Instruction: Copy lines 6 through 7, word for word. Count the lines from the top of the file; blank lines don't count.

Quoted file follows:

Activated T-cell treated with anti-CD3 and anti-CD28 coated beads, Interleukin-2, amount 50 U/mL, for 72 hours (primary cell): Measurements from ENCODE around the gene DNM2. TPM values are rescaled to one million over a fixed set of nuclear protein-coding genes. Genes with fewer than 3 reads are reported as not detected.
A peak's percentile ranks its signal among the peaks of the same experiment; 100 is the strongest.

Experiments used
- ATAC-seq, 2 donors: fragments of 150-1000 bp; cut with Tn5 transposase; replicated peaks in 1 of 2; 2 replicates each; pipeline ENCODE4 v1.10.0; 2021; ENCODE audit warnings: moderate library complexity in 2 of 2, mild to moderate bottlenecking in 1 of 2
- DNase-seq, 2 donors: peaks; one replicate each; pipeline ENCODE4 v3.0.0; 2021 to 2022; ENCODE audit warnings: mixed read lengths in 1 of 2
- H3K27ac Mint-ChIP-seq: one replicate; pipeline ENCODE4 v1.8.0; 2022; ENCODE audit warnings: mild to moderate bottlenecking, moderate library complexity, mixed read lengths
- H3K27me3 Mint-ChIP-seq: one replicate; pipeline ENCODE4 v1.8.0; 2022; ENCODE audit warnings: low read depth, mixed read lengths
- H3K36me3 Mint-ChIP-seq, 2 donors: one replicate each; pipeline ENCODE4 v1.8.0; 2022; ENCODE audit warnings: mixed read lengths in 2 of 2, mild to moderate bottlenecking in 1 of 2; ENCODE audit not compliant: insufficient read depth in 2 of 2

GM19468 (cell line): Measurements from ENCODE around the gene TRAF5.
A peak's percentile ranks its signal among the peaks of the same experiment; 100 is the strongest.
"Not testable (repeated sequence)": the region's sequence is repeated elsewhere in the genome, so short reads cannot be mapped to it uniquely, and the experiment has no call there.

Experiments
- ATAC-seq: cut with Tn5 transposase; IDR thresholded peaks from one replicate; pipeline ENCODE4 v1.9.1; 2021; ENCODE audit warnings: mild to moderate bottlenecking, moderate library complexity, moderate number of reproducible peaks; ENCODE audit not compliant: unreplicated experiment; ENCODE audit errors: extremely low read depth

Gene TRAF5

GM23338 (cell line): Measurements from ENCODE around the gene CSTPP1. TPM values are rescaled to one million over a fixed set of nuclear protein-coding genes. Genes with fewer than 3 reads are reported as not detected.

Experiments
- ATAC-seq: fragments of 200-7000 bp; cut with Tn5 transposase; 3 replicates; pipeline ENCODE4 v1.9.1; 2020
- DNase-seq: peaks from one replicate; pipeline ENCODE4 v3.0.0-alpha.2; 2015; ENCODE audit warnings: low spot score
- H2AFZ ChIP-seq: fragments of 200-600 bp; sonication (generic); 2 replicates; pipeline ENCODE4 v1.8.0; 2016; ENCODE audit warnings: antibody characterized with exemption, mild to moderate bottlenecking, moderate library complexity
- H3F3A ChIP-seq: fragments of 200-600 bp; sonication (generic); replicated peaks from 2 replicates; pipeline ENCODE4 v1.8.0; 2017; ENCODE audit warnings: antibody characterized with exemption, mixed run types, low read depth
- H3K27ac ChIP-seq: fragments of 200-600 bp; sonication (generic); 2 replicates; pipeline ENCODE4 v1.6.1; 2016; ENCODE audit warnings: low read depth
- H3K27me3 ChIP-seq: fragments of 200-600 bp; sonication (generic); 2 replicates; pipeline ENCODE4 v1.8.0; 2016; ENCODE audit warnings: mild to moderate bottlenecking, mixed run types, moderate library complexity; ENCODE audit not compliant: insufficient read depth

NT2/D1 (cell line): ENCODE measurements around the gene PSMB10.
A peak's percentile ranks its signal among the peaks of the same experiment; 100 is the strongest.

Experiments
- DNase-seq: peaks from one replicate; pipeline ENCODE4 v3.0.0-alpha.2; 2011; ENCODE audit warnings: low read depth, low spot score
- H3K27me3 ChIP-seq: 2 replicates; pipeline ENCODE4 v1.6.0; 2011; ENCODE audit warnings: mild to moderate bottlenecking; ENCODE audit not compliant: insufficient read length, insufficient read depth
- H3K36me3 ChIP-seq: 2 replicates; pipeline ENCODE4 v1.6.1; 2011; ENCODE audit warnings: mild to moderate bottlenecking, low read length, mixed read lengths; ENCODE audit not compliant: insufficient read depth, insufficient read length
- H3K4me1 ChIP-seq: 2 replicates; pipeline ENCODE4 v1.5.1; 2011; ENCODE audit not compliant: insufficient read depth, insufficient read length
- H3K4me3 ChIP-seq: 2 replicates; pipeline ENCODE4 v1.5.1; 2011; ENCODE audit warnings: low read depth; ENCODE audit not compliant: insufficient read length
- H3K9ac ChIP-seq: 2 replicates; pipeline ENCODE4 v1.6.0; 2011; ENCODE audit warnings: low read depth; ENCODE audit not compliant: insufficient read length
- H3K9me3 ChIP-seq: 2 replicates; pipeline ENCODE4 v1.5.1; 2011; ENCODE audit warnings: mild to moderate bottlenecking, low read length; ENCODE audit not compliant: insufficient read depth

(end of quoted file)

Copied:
- H3K27ac Mint-ChIP-seq: one replicate; pipeline ENCODE4 v1.8.0; 2022; ENCODE audit warnings: mild to moderate bottlenecking, moderate library complexity, mixed read lengths
- H3K27me3 Mint-ChIP-seq: one replicate; pipeline ENCODE4 v1.8.0; 2022; ENCODE audit warnings: low read depth, mixed read lengths